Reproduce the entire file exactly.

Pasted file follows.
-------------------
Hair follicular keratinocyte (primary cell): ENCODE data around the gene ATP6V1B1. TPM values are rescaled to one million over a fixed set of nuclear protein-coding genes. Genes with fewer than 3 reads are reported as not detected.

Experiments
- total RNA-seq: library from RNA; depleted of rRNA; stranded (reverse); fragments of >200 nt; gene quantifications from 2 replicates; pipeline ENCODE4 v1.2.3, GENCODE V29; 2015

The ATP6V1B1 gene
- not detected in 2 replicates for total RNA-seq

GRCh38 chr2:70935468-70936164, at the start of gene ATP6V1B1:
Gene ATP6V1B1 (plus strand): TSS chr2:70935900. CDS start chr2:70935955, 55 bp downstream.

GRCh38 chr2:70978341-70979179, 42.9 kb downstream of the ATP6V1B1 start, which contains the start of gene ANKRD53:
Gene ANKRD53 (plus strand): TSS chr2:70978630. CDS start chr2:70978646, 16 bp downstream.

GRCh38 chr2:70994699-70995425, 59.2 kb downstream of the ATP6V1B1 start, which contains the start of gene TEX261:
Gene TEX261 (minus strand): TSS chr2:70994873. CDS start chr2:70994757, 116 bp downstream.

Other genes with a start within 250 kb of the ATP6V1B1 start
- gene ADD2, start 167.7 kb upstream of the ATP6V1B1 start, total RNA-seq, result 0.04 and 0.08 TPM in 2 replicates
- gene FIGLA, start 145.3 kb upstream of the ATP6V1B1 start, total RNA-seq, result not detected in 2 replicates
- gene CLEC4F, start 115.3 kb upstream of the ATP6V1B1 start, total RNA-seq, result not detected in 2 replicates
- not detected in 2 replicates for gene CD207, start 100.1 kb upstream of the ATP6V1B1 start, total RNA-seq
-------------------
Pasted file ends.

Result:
Hair follicular keratinocyte (primary cell): ENCODE data around the gene ATP6V1B1. TPM values are rescaled to one million over a fixed set of nuclear protein-coding genes. Genes with fewer than 3 reads are reported as not detected.

Experiments
- total RNA-seq: library from RNA; depleted of rRNA; stranded (reverse); fragments of >200 nt; gene quantifications from 2 replicates; pipeline ENCODE4 v1.2.3, GENCODE V29; 2015

The ATP6V1B1 gene
- not detected in 2 replicates for total RNA-seq

GRCh38 chr2:70935468-70936164, at the start of gene ATP6V1B1:
Gene ATP6V1B1 (plus strand): TSS chr2:70935900. CDS start chr2:70935955, 55 bp downstream.

GRCh38 chr2:70978341-70979179, 42.9 kb downstream of the ATP6V1B1 start, which contains the start of gene ANKRD53:
Gene ANKRD53 (plus strand): TSS chr2:70978630. CDS start chr2:70978646, 16 bp downstream.

GRCh38 chr2:70994699-70995425, 59.2 kb downstream of the ATP6V1B1 start, which contains the start of gene TEX261:
Gene TEX261 (minus strand): TSS chr2:70994873. CDS start chr2:70994757, 116 bp downstream.

Other genes with a start within 250 kb of the ATP6V1B1 start
- gene ADD2, start 167.7 kb upstream of the ATP6V1B1 start, total RNA-seq, result 0.04 and 0.08 TPM in 2 replicates
- gene FIGLA, start 145.3 kb upstream of the ATP6V1B1 start, total RNA-seq, result not detected in 2 replicates
- gene CLEC4F, start 115.3 kb upstream of the ATP6V1B1 start, total RNA-seq, result not detected in 2 replicates
- not detected in 2 replicates for gene CD207, start 100.1 kb upstream of the ATP6V1B1 start, total RNA-seq